I was raised in a relatively orthodox Jewish family in the 1950’s, and had a bar mitzvah at 13. But if you had asked me about the meaning of the words I read from the Torah, I wouldn’t have been able to tell you. If you’d asked me how I felt about God, I would have said “I don’t know”, and “who cares”.
By the time I was 14 I wanted nothing more to do with religion, and thought that God was a meaningless concept. But just three years later I had a direct intervention from Spirit that left me no doubt whatsoever about the existence of God. My experience was as real to me as my own hands, but had no apparent connection to any religion.
As the years passed, my experience of spirituality evolved, and did so in the context of a broad cultural movement in the United States away from religion, and toward a kind of generalized belief in God. Although millions of people still went to church and synagogue, I found no shortage of people who felt as I did—that God was everywhere, and religion was unnecessary.
As I grew older, I continued to undergo transformative and sometimes startling spiritual interventions. But remarkably, these experiences eventually began to center around prominent figures in the Catholic Church. This happened though I knew virtually nothing about the Catholic religion. Never the less, I was having transcendent experiences involving the presence of Jesus, Mary, Francis of Assisi, Archangel Michael, and the 20th Century saint, Padre Pio. These great spiritual beings have become very real to me, despite my seldom setting foot in a church, and never having gone to confession or received communion.
So in a way, I’ve managed to get what most religious seekers are after, that feeling of connection to the Divine, without ever cracking open a religious book. But that’s just me. For millions of people, religion offers the best and only way of connecting to God. And many are able to connect very deeply, and gain tremendous strength and satisfaction through religion.
So why is it, that even though millions of people still seek worship God through organized religion, millions of others are now looking elsewhere? Why is this huge split happening? I think it’s because religion and spirituality as we know it is in a huge transition.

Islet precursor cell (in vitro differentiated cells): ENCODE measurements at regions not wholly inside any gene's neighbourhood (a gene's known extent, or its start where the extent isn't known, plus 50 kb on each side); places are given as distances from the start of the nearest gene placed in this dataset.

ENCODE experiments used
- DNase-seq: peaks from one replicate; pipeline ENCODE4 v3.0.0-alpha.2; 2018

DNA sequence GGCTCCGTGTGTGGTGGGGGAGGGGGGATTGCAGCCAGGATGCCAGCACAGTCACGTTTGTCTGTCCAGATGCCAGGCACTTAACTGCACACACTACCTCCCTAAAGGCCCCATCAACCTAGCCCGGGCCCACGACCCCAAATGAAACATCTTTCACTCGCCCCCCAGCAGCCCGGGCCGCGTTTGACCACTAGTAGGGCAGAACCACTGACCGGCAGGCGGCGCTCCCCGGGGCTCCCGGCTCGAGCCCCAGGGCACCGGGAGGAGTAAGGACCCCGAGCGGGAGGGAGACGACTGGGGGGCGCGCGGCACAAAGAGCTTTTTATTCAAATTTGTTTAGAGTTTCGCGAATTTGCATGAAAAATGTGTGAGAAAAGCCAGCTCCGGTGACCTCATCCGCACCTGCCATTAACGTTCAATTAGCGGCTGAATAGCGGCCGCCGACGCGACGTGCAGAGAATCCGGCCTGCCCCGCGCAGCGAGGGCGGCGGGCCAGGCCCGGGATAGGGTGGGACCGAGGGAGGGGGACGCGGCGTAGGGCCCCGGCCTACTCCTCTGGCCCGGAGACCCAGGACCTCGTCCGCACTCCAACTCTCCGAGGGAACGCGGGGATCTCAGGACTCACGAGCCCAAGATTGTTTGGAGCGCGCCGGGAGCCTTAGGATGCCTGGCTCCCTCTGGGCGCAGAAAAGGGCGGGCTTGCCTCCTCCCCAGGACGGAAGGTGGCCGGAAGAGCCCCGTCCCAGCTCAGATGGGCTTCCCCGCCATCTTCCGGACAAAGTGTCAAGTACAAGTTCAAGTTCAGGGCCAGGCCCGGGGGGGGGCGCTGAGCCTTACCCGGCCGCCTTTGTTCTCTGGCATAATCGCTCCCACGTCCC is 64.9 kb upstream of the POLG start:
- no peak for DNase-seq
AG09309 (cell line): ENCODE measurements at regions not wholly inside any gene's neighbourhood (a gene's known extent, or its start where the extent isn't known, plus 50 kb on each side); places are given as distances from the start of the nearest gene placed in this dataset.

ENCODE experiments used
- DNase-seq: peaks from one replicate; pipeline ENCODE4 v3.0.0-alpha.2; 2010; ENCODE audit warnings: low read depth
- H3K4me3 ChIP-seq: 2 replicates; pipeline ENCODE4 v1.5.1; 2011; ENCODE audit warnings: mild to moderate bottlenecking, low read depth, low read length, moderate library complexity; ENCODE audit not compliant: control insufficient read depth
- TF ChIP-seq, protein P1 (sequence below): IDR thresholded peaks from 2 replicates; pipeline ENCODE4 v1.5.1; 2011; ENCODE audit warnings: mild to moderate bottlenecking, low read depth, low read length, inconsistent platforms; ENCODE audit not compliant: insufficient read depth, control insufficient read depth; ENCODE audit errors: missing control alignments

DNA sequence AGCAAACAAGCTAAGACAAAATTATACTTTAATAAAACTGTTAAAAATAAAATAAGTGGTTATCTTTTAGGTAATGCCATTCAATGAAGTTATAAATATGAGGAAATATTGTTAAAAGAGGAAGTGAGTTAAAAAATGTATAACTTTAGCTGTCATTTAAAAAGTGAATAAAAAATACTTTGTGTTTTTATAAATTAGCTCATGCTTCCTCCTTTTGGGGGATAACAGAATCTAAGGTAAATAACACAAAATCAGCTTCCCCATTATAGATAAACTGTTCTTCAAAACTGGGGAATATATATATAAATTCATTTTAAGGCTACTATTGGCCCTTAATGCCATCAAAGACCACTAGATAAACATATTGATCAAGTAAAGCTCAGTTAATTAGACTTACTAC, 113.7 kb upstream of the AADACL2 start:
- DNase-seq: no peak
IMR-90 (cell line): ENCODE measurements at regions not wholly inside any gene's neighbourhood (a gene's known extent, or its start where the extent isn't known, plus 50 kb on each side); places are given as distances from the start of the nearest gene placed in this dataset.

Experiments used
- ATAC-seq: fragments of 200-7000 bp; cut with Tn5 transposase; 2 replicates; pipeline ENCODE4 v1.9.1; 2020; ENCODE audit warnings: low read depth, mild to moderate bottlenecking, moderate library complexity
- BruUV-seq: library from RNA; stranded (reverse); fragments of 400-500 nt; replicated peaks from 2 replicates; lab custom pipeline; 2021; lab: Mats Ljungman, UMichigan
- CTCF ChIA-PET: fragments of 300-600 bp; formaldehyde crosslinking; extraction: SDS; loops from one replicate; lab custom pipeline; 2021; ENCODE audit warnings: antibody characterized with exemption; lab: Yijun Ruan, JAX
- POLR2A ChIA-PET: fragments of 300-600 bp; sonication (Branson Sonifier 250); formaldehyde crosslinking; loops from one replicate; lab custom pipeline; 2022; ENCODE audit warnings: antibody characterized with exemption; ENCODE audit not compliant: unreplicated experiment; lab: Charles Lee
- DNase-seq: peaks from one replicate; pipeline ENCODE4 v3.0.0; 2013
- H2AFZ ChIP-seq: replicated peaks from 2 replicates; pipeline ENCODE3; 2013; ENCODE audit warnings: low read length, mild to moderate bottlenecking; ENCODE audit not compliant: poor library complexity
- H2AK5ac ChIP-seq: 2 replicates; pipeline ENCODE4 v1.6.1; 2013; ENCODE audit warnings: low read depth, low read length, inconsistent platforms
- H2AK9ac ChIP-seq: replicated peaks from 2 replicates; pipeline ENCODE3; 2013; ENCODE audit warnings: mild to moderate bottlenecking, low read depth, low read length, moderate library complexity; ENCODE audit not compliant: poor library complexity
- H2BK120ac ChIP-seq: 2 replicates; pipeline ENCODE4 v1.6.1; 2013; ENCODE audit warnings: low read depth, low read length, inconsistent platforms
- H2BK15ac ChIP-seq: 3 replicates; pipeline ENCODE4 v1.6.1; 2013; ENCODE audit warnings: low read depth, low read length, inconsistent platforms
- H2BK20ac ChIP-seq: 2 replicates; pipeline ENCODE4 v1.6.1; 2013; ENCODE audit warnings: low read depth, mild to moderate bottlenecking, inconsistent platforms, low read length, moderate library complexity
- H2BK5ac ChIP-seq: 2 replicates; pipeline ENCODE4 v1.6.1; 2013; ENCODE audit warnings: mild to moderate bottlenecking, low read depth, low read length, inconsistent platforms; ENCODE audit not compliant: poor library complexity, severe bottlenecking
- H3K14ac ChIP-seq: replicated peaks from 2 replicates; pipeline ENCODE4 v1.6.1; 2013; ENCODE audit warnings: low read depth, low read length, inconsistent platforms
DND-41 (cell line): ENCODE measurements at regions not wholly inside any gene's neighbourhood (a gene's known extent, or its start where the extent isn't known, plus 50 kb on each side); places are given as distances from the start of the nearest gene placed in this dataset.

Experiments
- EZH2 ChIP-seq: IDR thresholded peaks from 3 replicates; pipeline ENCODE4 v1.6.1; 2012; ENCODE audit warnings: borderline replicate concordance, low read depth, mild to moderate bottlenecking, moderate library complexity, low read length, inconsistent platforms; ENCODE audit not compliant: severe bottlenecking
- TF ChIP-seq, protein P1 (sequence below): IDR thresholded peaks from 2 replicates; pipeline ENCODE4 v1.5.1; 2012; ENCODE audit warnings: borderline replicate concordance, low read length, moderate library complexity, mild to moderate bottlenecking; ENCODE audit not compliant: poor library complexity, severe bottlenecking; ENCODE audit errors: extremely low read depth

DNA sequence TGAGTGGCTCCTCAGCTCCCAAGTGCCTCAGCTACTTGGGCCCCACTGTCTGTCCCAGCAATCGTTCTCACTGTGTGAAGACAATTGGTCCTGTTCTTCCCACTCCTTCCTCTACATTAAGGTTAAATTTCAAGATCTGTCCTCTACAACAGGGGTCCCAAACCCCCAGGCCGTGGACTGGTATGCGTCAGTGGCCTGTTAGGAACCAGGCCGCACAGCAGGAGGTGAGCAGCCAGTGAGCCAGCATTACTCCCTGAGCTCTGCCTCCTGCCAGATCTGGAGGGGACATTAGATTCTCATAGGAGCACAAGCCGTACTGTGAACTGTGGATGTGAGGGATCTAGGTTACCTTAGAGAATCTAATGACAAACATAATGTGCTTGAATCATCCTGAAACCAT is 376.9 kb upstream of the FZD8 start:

Religion was created as a way to help move civilization forward, and to institutionalize spirituality so it could be distributed far and wide. Religion has God in it, but it also has man’s stamp all over it. That means we can still go to religion for the essence of spiritual connection, and find it there. But the outer form of religion has been tainted by our greed and misunderstanding. I think that even while it’s still serving its purpose for many, in many ways it’s quite outdated. And because religion is so institutionalized, it tends to be very slow to transform. In its current state, for many of us, we’re better off finding our own way to pray and connect to God, individually.
All the world’s religions are still tremendously valuable, and serve a crucial purpose. But I believe that religion needs to get much more honest, relevant, and real if it is to truly fulfill its potential to serve humanity. And I do think that it’s slowly heading in that direction.
But while that’s happening, those of us who seek God outside of religion also need to get much more honest, reverent, and devoted. Religion has ridged rules for us to follow, and tells us exactly how we should pray, so we don’t have to do the messy job of looking within and trying to figure all that out. But when we give up the outer rules of religion, we have to assume the responsibility to listen and follow what our higher connection tells us individually, from within. It doesn’t matter whether you call it God, the Universe, or something else. We still have that same responsibility, and it’s a lot more work.
What we see currently is a more of a summer break mentality. We’re free to loose the idea of sin and hell, but don’t quite know yet what it means to live fully in love. Doing that takes a great deal of commitment, honesty and introspection. If we are truly moving beyond religion toward personal spirituality, we’re still in the adolescent stages of doing that.
So, assuming we do all take more personal responsibility for making ourselves better, does that mean religion losses its relevance? I don’t think so. But it’s going to change. Like everything else on Earth, religion is evolving. You know the old expression, “Be patient, God isn’t finished with me”? That applies to religion too.
So rather than judge religion for its many imperfections and out of date views of life, why don’t we send it love so it can heal, and grow, the same way we all need to? Sending love is never a bad idea. It always comes back to us, even as we’re sending it.
I’ve developed quite a few programs to help us all make deep, meaningful connections to great spiritual figures. Guided meditations like visiting Saint Francis, Visiting Angels, and many others. You can find those programs, and all of my work, at The Healing Waterfall dot com. Thank you for listening.